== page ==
The news: The news streaming out of the Gaza Strip has gone from bad to worse after weeklong attacks continue between Israel and Hamas militants. With no ceasefire on the horizon, the death toll is rising.
This isn't a new crisis — Israel-Palestine is very much a centuries-old cycle of conflict, with a complex cycle of problems that is constantly repeating. That cycle is the focus of a 2012 animated short from writer Nina Paley that is trending amidst Gaza's current turmoil. In it, Paley depicts the long history of war fought over territorial claims to a piece of land. And though a bit shocking, the video's satirical tone pinpoints that while a "this land is mine" war is waged, lives are at stake.
The video at first glance is startling and the use of humorous animation is galling, but the message is important: This historical loop of fighting, ingrained with intricate layers, has affected and will continue to affect the lives of many for a long time to come.
History is repeating itself: As ongoing rockets and missiles continue from both sides, the scene is grimly similar to the recent past. Israel's Operation Protective Edge is reminiscent of Operation Cast Lead in the winter of 2008-09 and 2012's Operation Pillar of Defense, particularly in terms of intent.
In each of these scenarios, Israel's offensive was aimed at quelling "the Islamist movement's capabilities," according to the Washington Post. The temporary disruption of Hamas activities, known in Israel as "mowing the lawn," previously succeeded in gaining some time of relative calm, while Hamas expanded their arsenal.
The 2000s were fraught with violence, including the 2006 Lebanon war, where Israel and Hezbollah engaged in a 66-day conflict with a maelstrom of rockets, and the Second Intifada, which resulted in more than 4,000 deaths.
A deep-rooted history of upheaval: As early as the first century CE, ancient Israel, which was predominantly Jewish at the time, was the site of the Jewish-Roman wars that brought in an influx of Christians in its wake.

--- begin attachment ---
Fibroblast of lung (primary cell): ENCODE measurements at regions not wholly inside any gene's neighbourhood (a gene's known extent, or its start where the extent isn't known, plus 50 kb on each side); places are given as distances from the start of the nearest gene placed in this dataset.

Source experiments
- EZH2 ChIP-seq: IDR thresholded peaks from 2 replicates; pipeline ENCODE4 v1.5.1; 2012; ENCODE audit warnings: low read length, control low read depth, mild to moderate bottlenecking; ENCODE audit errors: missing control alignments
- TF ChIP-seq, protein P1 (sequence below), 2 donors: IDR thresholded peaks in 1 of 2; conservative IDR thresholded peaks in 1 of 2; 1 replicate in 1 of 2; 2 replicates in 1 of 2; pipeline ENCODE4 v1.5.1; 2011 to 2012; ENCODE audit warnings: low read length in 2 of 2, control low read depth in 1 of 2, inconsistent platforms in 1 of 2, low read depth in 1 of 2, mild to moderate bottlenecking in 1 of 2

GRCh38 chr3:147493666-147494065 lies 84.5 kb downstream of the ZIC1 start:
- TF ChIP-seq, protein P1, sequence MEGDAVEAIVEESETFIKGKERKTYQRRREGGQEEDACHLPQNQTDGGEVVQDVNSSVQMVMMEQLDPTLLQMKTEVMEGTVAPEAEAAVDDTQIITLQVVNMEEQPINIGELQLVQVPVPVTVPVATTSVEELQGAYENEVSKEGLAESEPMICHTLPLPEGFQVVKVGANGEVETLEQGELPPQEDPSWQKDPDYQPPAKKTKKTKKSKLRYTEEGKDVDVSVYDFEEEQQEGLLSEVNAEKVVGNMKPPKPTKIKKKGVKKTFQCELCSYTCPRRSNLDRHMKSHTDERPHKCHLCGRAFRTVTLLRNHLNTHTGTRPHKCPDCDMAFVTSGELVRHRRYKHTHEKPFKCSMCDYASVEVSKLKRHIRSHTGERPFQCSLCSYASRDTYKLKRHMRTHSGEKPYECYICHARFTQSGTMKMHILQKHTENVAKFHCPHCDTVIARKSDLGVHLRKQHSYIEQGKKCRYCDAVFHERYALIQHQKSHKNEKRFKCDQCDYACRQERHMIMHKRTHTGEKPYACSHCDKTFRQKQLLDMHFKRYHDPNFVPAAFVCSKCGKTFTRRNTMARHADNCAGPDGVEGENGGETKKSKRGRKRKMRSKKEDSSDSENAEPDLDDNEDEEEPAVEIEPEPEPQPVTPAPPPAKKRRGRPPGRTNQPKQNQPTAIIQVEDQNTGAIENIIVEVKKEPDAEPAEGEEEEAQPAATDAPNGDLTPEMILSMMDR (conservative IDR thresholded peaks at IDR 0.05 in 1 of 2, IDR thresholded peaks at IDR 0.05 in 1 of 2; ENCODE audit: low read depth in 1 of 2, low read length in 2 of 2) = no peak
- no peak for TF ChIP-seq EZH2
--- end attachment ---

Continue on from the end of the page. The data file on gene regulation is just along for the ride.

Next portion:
Muslims flocked to the area between the seventh century on up until the 20th century. This dynamic shift induced conflict and territorial disputes over the "Holy Land" between Christians and Muslims during 1096 and 1291.
Partly because of the persecution of Jews in the late 19th century throughout Europe and Russia, Jews sought out refuge in the area, fueling rising tensions between Jews and Arabs. This gave way to the Nakba the Arabic word for "catastrophe," refering to the events of 1948 that saw some 750,000 Palestinians expelled from what is now Israel, in what many call an act of ethnic cleansing which created the Jewish state. This was followed by the Arab-Israeli War of 1948 after the United Nations announced the state of Israel's independence. More Jews from North Africa and the Middle East fled in the aftermath.
In the subsequent years, pandemonium ensued. There was the 1967 Six-Day War, the 1982 Lebanon invasion, the First Intifada in 1987, the Second Intifada in 2000, the creation of the West Bank barrier in 2005 and the 2006 Lebanon war.
A glance back at the territory's history, and it's clear that it is clash-laden. Paley's video then is extremely apropos. Because though the narrative brings to the forefront an unsettling idea, it is an essential one: Time and time again, a territorial war brings with it thousands of deaths. Now equipped with this knowledge of a revolving loop happening in modern day, the hope is that we can break the cycle and forge a new approach to settle our differences.